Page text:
Kiwano ladies

Female kiwano flower bud with the miniature fruit behind the bud.

When growing fruiting vines, what a gardener wants to see are – not just any flower, but female flowers. Male flowers are normally pretty, plentiful and have their uses, but those more rare female flowers bear the promise of things literally coming to fruition.

So you can guess that I’ve been avidly scanning our kiwano trellis on a daily basis, particularly after it started budding with male flowers – and once it started budding, it went all out, and there are many cute pale yellow flowers adorning the trellis today. Of course once the guys appeared, I wanted the gals to join the party. I was so anxious that there were a few false alarms – swelling protrusions on the stems that I hoped were female buds, but were just more leaf growth. And when the female buds did appear, as with most first attempts, they aborted.

As is the usual case – with me, anyway – the first successful female flowers managed to slip past my surveillance. Blame the spiky, scratchy foliage of the kiwano vine for that. I so hate getting scratched by the plant that I don’t look as thoroughly as I could, and since the vine is extremely prolific, I avoid touching it to peer under all the foliage. It’s reached the stage where I’ve started pruning the more adventurous stems trying to lean out and attach themselves to anything around the trellis. And who knows, maybe the pruning has startled the plant into finally producing proper female flowers.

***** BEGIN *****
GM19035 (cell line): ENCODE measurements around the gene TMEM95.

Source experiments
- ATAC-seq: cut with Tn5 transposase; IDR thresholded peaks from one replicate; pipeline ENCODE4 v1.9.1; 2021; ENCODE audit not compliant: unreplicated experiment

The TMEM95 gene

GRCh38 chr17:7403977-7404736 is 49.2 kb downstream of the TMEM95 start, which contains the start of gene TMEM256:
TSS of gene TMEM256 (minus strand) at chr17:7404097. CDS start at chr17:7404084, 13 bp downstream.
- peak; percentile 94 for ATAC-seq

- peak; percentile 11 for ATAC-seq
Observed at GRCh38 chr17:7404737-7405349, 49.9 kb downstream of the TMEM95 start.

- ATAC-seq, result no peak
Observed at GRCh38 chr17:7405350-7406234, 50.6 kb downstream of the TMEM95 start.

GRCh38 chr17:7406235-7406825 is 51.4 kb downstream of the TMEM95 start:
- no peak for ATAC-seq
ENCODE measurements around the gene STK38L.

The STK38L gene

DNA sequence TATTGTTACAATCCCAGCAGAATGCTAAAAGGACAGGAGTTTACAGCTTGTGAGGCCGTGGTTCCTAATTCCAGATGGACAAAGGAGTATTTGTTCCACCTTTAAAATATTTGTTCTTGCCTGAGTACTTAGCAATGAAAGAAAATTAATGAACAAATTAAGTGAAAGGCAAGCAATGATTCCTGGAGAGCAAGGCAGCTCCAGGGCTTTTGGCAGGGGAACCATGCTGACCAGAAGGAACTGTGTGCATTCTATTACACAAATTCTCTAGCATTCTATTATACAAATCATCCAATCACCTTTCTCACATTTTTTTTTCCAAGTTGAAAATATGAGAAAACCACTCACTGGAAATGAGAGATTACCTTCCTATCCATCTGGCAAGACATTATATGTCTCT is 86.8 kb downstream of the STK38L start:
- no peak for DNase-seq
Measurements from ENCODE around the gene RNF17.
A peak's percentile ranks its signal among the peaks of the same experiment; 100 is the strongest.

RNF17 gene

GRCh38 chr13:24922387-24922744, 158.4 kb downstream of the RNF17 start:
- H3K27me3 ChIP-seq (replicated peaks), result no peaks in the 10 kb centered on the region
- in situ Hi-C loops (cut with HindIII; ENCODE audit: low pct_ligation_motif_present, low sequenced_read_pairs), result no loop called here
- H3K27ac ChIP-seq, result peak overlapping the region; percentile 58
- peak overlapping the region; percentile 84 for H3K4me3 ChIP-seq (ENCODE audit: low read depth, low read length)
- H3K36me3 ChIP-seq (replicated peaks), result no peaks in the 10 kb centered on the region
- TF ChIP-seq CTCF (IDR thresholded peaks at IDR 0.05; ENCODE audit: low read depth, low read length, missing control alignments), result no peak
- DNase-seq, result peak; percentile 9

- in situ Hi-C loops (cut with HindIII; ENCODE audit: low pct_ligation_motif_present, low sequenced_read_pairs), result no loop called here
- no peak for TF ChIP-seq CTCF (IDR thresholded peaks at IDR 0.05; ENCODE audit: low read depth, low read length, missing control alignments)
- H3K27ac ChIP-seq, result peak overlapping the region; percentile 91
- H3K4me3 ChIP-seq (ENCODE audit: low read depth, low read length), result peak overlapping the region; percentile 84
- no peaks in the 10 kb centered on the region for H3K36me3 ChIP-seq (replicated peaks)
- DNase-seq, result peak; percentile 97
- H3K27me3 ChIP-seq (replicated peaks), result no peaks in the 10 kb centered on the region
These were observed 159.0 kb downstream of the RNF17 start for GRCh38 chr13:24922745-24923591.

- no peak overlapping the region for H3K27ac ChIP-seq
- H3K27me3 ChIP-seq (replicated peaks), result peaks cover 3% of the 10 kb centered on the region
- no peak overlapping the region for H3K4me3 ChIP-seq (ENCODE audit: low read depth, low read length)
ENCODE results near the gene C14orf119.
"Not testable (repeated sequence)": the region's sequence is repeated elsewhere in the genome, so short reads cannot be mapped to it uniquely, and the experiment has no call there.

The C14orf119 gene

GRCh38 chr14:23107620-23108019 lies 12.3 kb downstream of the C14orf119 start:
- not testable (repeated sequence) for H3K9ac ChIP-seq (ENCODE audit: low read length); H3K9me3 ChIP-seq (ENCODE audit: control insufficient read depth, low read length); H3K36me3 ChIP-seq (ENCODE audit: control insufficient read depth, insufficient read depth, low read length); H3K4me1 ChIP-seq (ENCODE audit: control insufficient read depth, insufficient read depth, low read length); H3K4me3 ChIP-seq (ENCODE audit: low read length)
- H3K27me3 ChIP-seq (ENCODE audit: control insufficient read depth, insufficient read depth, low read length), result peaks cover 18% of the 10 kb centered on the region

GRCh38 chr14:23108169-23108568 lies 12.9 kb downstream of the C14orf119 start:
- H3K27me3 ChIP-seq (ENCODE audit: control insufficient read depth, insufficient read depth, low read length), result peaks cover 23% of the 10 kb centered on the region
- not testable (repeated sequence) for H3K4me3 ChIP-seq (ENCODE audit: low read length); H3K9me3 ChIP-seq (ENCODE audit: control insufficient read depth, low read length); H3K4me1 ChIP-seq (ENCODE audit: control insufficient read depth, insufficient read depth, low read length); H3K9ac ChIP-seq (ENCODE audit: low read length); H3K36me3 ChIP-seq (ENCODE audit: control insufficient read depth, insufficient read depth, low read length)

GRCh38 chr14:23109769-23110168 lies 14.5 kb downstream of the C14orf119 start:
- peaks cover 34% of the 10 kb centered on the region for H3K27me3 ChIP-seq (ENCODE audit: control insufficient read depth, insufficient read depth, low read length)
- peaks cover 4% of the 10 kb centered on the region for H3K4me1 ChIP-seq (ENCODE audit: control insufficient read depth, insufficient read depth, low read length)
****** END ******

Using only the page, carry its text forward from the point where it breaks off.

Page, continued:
A very close look at the baby horned melon shows what looks like juicy fruit pips, but you can bet those spiky tips are going to hurt!

As you know, the kiwano is also known as the horned melon, and the tiny fruits behind the female flowers are showing evidence of this. Up close and personal they look like they’re covered with juicy green pips, but each “pip” has a sharp looking point reminiscent of our local favourite fruit, the durian. I’ve tested the kiwano fruit tips – gingerly – and yes, they are a little sharp. They could be worse, though. Anyway from the picture of the kiwano fruit on the seed packet, the “horns” should spread out, so it should look less durian-like when it matures.

So the good news is, the fruits are on the way! Time to start looking for recipes and serving suggestions…

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Kiwano ladies — 2 Comments

  1. Well Done!!!!!!!!!
    What a feat!
    And so cute too.
    Like a little pineapple. or as you say, the durian.

    Exciting times ahead. :)